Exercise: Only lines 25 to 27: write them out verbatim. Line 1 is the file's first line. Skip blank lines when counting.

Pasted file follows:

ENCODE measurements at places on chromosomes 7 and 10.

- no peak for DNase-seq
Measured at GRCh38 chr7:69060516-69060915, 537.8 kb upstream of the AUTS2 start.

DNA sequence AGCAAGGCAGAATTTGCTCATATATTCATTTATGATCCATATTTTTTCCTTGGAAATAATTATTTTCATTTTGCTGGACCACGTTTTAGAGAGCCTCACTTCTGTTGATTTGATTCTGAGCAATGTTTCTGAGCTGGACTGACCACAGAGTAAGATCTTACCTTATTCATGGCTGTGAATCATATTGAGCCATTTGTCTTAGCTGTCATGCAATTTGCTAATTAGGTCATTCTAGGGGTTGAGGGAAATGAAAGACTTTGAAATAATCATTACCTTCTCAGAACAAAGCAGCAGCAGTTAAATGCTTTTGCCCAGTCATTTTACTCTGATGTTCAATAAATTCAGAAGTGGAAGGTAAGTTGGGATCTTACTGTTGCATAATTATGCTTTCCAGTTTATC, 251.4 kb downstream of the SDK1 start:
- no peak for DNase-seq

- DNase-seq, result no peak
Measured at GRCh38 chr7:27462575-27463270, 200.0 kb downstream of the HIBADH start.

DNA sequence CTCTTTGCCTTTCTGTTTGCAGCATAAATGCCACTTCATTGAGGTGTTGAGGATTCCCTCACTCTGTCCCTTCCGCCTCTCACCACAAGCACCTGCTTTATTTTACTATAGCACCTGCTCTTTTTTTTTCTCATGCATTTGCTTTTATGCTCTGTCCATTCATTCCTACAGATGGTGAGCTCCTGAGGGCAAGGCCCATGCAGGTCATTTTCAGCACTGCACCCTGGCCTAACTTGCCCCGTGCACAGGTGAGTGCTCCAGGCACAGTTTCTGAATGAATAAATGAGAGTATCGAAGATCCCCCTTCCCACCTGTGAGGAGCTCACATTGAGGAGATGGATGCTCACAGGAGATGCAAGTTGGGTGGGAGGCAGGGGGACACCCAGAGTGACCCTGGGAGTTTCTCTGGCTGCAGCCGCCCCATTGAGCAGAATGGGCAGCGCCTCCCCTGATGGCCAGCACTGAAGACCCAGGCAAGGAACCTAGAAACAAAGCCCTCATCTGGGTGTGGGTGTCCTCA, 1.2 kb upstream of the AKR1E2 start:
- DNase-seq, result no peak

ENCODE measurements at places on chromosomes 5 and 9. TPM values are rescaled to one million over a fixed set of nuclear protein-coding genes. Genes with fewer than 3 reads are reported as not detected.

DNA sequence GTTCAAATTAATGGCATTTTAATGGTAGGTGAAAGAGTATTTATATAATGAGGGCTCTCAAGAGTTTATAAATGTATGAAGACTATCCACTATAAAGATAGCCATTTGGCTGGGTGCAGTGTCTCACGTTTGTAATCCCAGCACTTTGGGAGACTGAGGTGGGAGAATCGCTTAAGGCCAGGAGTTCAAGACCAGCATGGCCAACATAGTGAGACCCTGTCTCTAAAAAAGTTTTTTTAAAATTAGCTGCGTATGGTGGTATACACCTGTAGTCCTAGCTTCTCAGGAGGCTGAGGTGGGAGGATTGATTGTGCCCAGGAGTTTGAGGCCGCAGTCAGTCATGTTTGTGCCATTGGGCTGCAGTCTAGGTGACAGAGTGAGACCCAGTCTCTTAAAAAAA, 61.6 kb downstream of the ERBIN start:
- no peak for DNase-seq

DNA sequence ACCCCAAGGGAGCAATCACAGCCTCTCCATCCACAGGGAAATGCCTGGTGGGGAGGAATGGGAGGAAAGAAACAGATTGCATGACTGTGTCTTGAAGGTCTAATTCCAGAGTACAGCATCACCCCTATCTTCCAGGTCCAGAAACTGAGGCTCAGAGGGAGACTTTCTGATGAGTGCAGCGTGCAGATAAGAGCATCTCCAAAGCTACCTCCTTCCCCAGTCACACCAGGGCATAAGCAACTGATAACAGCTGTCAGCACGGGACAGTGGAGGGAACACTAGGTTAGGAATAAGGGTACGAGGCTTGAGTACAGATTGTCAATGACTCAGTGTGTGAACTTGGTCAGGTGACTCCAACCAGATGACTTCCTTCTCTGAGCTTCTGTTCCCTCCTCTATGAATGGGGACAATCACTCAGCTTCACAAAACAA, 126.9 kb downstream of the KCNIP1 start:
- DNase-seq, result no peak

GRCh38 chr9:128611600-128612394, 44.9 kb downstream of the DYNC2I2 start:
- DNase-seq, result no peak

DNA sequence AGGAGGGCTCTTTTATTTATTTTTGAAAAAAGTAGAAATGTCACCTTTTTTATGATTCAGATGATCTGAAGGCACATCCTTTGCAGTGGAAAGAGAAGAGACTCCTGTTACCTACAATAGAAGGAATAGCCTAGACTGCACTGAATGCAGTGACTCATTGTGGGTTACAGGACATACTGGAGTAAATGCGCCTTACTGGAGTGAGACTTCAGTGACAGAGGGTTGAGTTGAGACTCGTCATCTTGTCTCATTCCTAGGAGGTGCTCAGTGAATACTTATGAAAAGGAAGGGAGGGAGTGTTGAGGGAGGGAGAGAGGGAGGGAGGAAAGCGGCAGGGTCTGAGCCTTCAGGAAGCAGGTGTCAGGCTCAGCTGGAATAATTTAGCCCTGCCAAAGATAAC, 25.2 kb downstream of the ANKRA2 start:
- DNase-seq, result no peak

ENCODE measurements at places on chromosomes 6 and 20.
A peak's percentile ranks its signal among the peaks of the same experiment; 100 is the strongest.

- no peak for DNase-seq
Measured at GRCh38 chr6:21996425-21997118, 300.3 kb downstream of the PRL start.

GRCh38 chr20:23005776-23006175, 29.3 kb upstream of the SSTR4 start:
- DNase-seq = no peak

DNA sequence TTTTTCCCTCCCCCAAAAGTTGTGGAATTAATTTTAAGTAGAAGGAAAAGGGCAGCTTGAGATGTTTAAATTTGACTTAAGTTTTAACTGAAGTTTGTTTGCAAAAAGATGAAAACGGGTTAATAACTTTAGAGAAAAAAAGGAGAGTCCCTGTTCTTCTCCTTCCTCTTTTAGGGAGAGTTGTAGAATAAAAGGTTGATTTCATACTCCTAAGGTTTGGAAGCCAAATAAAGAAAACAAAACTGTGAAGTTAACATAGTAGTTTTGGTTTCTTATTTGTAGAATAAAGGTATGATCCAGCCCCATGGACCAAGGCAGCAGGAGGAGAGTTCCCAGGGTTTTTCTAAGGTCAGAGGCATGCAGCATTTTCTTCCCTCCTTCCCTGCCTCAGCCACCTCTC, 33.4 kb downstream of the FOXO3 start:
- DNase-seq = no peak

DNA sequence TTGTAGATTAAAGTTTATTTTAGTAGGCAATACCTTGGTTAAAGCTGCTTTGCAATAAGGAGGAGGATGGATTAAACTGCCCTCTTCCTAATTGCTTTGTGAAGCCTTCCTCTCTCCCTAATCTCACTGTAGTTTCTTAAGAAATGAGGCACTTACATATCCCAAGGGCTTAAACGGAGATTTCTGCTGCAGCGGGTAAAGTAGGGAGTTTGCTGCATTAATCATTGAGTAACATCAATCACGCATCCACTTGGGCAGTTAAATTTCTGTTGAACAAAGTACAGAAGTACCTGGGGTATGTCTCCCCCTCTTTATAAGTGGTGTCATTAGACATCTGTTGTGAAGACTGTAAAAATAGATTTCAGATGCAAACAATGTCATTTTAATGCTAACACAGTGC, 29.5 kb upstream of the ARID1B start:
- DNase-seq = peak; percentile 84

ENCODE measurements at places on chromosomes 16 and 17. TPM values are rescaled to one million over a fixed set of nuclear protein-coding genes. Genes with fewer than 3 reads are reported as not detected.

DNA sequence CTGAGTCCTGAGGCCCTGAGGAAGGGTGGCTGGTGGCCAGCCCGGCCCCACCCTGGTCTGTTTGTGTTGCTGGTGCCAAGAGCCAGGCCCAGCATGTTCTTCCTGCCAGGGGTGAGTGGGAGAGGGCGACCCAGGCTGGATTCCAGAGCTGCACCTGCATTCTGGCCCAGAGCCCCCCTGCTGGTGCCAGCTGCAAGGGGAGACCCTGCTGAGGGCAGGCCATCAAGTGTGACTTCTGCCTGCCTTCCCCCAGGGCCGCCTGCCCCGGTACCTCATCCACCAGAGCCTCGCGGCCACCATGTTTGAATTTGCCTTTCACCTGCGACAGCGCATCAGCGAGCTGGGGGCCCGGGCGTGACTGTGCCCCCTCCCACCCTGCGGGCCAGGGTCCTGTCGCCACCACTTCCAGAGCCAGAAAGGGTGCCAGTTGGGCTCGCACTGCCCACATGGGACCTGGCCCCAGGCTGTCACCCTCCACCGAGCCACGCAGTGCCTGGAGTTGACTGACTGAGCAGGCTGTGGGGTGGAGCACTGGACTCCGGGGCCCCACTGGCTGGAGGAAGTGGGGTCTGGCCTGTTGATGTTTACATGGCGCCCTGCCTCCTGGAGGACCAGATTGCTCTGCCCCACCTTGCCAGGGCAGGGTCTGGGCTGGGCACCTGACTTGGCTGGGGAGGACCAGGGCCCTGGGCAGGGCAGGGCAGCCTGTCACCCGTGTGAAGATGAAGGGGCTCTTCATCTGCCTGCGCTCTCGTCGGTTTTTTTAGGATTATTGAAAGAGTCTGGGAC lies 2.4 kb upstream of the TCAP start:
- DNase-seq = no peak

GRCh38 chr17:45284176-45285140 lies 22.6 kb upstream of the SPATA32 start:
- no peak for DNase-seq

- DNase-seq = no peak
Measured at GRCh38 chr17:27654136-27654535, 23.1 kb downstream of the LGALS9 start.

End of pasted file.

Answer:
DNA sequence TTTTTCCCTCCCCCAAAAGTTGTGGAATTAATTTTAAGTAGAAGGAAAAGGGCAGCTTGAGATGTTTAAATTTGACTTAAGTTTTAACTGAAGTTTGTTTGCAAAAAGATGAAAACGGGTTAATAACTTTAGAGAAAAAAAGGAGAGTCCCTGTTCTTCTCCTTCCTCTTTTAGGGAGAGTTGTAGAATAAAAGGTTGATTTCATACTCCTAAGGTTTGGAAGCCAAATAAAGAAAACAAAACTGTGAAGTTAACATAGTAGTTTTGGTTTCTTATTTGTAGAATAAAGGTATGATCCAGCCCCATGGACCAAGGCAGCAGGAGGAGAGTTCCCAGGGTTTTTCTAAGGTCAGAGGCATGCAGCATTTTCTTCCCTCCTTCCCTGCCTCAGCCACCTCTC, 33.4 kb downstream of the FOXO3 start:
- DNase-seq = no peak

DNA sequence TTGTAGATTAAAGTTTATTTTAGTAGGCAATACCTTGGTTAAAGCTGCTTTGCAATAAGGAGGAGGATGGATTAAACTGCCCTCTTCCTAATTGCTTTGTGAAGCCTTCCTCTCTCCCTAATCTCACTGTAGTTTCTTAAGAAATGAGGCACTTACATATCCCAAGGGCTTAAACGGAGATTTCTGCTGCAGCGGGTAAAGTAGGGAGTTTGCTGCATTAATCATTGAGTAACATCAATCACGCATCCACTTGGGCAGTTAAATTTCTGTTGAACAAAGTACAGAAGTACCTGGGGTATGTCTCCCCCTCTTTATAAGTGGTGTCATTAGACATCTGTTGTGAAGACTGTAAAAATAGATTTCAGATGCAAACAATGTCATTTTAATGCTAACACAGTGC, 29.5 kb upstream of the ARID1B start: